instantly be a wonderful, considerate lover and the virginal female
immediately aware of what to do and how to be orgasmic. What foolish
expectations (under those conditions). Everyone knows it can't work
that way if young people aren't taught about sex or are taught that
sex is bad. Yet, starting with infants, hands are removed from the
genitalia. At age 4 or 5 we are still being told not to touch ourselves
"down there." Weinrich (1987) gives a delightful example of this
prolonged early sex training:
Mother sees her 4-year-old rubbing his penis through his pants
and asks, "What are you doing?" (She knows what he is doing!
But, yet, she asks.)
The boy replies, "Nothing." (He knows what he was doing! But
even at four, he knows to deny his actions.)
Mother totally ignores his lie and denial, saying, "Well, stop it!"
The boy indirectly admits the truth by responding, "Okay" and,
with little apparent reaction, goes back to his play.
This interaction might occur in any home but notice the lack of
frank, overt, explicit communication here. The boy has already learned
and is over-learning that rubbing his penis in front of mom is so awful,
at least in mom's eyes, that it is unspeakable. They totally avoid
discussing why he is touching his penis or how good it feels. Mom
doesn't admit she has done it privately. Mother doesn't make it clear
that other people--including her--might be upset by his openly
pleasuring himself in front of them and, thus, he shouldn't do it
publicly, but it is fine to do it alone. Instead, this little 4-year-old boy
is forced to figure out on his own these subtle, confused or mixed
messages from mom (or dad). Actually, even though he stops rubbing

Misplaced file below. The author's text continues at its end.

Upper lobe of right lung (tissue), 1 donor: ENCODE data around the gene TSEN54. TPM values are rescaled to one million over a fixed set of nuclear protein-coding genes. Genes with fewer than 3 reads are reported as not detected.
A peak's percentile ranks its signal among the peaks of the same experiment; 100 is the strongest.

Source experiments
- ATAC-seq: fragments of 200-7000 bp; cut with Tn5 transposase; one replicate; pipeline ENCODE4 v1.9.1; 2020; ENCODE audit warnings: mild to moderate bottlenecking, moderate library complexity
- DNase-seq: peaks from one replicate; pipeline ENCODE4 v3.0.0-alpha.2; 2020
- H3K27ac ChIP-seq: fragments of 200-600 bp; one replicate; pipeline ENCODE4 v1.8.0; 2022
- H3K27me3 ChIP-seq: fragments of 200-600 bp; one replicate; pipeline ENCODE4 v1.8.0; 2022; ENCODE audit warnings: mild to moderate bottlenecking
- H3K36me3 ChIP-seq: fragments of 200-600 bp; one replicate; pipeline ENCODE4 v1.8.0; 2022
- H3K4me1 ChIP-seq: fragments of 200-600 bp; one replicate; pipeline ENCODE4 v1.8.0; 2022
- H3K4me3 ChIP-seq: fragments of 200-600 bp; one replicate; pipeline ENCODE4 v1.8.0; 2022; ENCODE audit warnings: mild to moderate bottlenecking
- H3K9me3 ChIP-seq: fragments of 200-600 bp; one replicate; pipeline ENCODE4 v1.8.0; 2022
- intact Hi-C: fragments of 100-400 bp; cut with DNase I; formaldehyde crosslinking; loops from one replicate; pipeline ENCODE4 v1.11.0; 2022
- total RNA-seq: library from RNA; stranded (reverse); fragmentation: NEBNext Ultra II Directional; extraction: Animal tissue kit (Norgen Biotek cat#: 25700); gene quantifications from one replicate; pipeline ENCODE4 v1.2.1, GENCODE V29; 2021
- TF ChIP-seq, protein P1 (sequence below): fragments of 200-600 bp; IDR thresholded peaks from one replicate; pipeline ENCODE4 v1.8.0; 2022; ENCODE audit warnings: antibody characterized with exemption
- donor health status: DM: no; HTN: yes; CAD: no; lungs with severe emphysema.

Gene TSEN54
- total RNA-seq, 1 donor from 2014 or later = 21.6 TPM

himself, we can't be sure what his interpretation of the interaction
really will be. Perhaps he will think: rubbing my penis is a bad thing to
do. Or he may say to himself: it's okay, if I don't let anyone see me.
Or, perhaps: mom (and other women) thinks my penis is disgusting.
Or, maybe: I'm bad and do nasty, weird things that other boys don't
do. Taboos and silence create secrets--sometimes delightful secrets,
sometimes disturbing secrets. A little honest talk would be helpful.
It is easy to see how silence becomes a powerful but unguided
form of "sex education." Consider how we deal with little girls. They
have a vagina and a clitoris, both of which produce feelings. Yet, many
women are never told anything about their vagina--not its location,
not its functions, and not how it feels--until blood starts coming out of
"their bottom." We parents are even more secretive about the clitoris.
Since its only purpose is to feel good, we seem to be especially careful
to say nothing. Are we afraid? ashamed? unsure of what to say? But
by saying nothing, we only add confusion and fears to their wondering
about where babies come from, what do other people look like, how do
people make babies, is it all right to touch myself and tingle "down